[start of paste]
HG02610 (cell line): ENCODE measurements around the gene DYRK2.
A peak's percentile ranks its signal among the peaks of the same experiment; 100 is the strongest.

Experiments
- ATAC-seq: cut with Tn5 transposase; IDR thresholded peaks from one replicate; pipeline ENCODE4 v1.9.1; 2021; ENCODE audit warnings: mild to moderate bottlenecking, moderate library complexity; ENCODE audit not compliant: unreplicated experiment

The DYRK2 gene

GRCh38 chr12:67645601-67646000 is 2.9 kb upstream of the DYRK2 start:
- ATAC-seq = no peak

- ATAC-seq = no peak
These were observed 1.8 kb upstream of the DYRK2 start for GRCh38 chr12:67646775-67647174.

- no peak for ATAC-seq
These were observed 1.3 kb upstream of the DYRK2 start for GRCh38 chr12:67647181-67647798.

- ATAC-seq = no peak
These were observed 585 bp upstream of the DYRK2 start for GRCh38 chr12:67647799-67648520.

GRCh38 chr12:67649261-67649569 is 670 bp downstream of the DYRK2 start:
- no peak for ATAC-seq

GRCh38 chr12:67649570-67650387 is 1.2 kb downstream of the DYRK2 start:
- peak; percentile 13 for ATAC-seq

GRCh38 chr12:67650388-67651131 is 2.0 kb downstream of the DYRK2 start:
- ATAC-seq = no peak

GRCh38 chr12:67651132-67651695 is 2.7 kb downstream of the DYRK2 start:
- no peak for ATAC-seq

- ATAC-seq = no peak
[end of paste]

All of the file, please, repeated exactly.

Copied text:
HG02610 (cell line): ENCODE measurements around the gene DYRK2.
A peak's percentile ranks its signal among the peaks of the same experiment; 100 is the strongest.

Experiments
- ATAC-seq: cut with Tn5 transposase; IDR thresholded peaks from one replicate; pipeline ENCODE4 v1.9.1; 2021; ENCODE audit warnings: mild to moderate bottlenecking, moderate library complexity; ENCODE audit not compliant: unreplicated experiment

The DYRK2 gene

GRCh38 chr12:67645601-67646000 is 2.9 kb upstream of the DYRK2 start:
- ATAC-seq = no peak

- ATAC-seq = no peak
These were observed 1.8 kb upstream of the DYRK2 start for GRCh38 chr12:67646775-67647174.

- no peak for ATAC-seq
These were observed 1.3 kb upstream of the DYRK2 start for GRCh38 chr12:67647181-67647798.

- ATAC-seq = no peak
These were observed 585 bp upstream of the DYRK2 start for GRCh38 chr12:67647799-67648520.

GRCh38 chr12:67649261-67649569 is 670 bp downstream of the DYRK2 start:
- no peak for ATAC-seq

GRCh38 chr12:67649570-67650387 is 1.2 kb downstream of the DYRK2 start:
- peak; percentile 13 for ATAC-seq

GRCh38 chr12:67650388-67651131 is 2.0 kb downstream of the DYRK2 start:
- ATAC-seq = no peak

GRCh38 chr12:67651132-67651695 is 2.7 kb downstream of the DYRK2 start:
- no peak for ATAC-seq

- ATAC-seq = no peak